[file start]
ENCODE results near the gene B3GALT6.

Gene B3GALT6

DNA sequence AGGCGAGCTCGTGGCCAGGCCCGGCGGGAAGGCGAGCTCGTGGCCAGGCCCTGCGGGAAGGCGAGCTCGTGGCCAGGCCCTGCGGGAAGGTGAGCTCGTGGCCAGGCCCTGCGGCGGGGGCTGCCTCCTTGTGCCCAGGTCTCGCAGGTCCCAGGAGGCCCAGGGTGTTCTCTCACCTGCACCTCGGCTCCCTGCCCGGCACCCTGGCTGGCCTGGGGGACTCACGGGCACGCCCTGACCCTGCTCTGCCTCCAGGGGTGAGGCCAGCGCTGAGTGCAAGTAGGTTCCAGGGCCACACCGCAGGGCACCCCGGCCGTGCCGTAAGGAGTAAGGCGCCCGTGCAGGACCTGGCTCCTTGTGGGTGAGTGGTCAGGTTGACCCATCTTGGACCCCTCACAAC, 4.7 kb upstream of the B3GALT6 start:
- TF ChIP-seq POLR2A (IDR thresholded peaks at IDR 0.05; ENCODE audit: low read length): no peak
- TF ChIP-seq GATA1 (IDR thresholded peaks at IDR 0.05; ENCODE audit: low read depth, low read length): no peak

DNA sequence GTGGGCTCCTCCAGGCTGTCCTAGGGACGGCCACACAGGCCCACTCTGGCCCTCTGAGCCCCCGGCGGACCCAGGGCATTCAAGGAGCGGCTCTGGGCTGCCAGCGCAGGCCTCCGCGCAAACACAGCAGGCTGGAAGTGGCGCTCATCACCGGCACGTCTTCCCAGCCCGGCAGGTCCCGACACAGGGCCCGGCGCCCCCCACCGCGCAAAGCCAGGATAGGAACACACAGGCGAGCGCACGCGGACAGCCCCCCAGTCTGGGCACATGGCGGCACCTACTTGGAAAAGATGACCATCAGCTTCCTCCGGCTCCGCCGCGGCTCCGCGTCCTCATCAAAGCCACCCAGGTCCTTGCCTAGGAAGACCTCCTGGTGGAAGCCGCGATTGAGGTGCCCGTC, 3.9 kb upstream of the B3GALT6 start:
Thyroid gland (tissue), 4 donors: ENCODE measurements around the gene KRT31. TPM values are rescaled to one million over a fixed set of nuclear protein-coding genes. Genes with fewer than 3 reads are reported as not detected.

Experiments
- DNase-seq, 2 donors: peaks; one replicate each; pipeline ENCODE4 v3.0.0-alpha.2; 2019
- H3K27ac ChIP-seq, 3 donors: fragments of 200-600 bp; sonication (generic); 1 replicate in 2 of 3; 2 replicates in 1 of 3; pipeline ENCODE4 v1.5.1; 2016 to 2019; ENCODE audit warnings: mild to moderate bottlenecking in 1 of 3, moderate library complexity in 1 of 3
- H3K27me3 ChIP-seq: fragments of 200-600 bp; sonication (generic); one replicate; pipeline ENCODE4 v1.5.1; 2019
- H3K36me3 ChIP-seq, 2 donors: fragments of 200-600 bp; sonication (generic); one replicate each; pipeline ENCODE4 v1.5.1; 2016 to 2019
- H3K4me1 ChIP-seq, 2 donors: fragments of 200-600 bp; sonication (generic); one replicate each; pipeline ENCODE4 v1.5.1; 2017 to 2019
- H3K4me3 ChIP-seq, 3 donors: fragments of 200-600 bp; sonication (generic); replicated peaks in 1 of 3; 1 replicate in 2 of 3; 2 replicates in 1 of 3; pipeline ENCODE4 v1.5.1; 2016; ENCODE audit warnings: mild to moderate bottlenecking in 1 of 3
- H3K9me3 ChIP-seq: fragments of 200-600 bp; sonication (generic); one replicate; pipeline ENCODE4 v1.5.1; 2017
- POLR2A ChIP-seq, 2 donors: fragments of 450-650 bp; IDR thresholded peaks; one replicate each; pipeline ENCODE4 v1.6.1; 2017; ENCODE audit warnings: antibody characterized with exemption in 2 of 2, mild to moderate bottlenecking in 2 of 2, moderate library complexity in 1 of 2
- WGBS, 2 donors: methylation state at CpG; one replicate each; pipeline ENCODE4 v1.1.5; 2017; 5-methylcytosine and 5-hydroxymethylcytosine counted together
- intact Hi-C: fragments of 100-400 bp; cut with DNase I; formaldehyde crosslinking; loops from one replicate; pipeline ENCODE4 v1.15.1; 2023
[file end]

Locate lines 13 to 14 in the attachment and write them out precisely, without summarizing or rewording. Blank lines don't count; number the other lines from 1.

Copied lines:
- H3K4me1 ChIP-seq, 2 donors: fragments of 200-600 bp; sonication (generic); one replicate each; pipeline ENCODE4 v1.5.1; 2017 to 2019
- H3K4me3 ChIP-seq, 3 donors: fragments of 200-600 bp; sonication (generic); replicated peaks in 1 of 3; 1 replicate in 2 of 3; 2 replicates in 1 of 3; pipeline ENCODE4 v1.5.1; 2016; ENCODE audit warnings: mild to moderate bottlenecking in 1 of 3